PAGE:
cbd for pain

Can I use CBD for pain?

Living with pain isn’t easy. Countless people around the world experience acute injuries that cause chronic pain. And even more people are dealing with long-term chronic pain on a daily basis. Can we use CBD for pain, or perhaps to complement traditional medications?

Traditional medicine typically treats pain with opioid-based pharmaceuticals or over-the-counter pain-relievers. However, after decades of overprescribing pain meds, the U.S. is in the midst of an epidemic of opioid addiction and overdose. [4]

For decades, many pain sufferers have turned to over-the-counter pain-relievers such as Aleve to manage their pain. Now we know these types of drugs are correlated with heart failure, kidney damage, ulcers, and damage to the stomach and GI tract. [1,2,3]

And while opioids have been vital to modern medicine, we now know that they are highly addictive and deadly. [4]

What is CBD?

In recent years, many people suffering with chronic pain are turning to a potentially safer alternative. Cannabidiol, a.k.a. CBD, is quickly rising in popularity as an effective replacement for traditional pain-relievers.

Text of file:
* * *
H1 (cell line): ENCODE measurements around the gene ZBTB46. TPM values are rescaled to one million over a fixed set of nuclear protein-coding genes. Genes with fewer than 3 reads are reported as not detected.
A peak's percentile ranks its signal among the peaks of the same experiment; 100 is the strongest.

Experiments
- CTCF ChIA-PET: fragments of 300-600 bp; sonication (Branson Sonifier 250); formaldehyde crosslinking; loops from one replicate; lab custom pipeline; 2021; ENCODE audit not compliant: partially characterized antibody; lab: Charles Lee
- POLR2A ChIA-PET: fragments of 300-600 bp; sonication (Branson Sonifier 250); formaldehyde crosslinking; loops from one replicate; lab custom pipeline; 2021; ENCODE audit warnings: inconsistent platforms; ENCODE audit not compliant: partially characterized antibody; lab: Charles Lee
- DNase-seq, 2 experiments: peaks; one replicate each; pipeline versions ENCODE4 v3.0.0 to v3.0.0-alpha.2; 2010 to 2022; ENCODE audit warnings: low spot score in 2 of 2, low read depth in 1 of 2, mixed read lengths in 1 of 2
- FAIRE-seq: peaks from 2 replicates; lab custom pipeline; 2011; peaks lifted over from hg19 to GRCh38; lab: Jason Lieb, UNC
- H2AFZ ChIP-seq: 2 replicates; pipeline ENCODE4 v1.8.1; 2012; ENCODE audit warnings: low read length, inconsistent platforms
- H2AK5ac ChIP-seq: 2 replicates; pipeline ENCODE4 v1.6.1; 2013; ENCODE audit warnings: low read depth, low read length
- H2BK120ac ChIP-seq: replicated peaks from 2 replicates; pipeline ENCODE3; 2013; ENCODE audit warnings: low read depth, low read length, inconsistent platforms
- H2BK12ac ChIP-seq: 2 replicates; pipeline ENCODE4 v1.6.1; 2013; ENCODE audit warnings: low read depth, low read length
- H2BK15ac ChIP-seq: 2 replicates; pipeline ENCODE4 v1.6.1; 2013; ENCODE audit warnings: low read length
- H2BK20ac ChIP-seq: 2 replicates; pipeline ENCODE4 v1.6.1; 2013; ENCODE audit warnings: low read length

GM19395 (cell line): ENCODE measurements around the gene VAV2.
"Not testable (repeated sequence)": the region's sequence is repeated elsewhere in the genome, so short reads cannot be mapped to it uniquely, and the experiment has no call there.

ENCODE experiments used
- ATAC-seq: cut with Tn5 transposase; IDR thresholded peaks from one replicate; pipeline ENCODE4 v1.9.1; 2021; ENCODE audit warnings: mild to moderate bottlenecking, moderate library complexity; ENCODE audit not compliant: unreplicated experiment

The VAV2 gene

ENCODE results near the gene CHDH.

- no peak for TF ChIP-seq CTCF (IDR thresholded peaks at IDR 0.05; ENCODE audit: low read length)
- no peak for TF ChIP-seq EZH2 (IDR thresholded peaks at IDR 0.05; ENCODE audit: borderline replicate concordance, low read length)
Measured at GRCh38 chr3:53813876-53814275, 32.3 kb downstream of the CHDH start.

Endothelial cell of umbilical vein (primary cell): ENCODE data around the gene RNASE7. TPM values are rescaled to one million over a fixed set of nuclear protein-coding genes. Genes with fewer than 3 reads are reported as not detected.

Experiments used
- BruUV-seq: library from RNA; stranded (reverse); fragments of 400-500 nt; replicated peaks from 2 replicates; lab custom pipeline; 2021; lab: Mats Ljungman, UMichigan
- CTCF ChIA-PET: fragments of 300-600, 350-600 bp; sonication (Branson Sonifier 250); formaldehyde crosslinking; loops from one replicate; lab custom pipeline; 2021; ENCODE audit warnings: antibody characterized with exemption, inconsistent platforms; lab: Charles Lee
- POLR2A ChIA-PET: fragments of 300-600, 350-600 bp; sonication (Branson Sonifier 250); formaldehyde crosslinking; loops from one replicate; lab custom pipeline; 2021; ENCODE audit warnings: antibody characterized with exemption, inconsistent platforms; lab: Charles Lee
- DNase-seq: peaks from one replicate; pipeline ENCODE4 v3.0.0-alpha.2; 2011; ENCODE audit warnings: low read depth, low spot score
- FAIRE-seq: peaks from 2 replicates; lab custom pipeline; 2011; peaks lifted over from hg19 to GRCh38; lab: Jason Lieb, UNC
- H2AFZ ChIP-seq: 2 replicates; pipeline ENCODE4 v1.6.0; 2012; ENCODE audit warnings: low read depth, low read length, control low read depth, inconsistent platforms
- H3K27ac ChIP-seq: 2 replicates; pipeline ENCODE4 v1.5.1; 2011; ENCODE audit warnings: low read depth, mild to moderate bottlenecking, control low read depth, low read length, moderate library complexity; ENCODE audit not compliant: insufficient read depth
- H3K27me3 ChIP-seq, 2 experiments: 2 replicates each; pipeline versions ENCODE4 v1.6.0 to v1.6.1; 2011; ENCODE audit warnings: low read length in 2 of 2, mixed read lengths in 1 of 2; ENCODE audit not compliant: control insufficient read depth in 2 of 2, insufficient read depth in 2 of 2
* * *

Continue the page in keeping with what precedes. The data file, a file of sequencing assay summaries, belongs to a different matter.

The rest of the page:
CBD is a cannabinoid compound extracted from hemp. It can be administered in many ways, such as:

CBD is one of the two main cannabinoids found in cannabis, which humans have been using as a pain-reliever for thousands of years. Unlike THC, CBD has no psychoactive effects. Curative Biosciences products contain zero THC).

A few of CBD’s potential therapeutic applications include:

About Pain

The number of people who suffer from debilitating chronic pain is astounding. Let’s take a quick look at some of the data. [5]

  • 100 million Americans suffer daily from chronic pain.
  • 1 in 10 Americans has experienced pain every day for three months or more.
  • 1.5 billion people worldwide suffer from chronic pain.
  • Chronic pain is the number one cause of long-term disability.
  • 77% of people report feeling depressed due to their chronic pain.
  • More than half of chronic pain sufferers feel that they have little or no control over their pain.

The most common type of chronic pain is low back pain, followed by migraines, neck pain, and facial pain.

Over 36 million Americans miss work due to pain in a single year and less than a third of chronic pain sufferers expect that they could become pain-free with traditional treatments. [5]

What Causes Chronic Pain

There are many reasons for experiencing chronic pain. Some of the most common causes of long-term chronic pain are:

  • Chronic, low-grade inflammation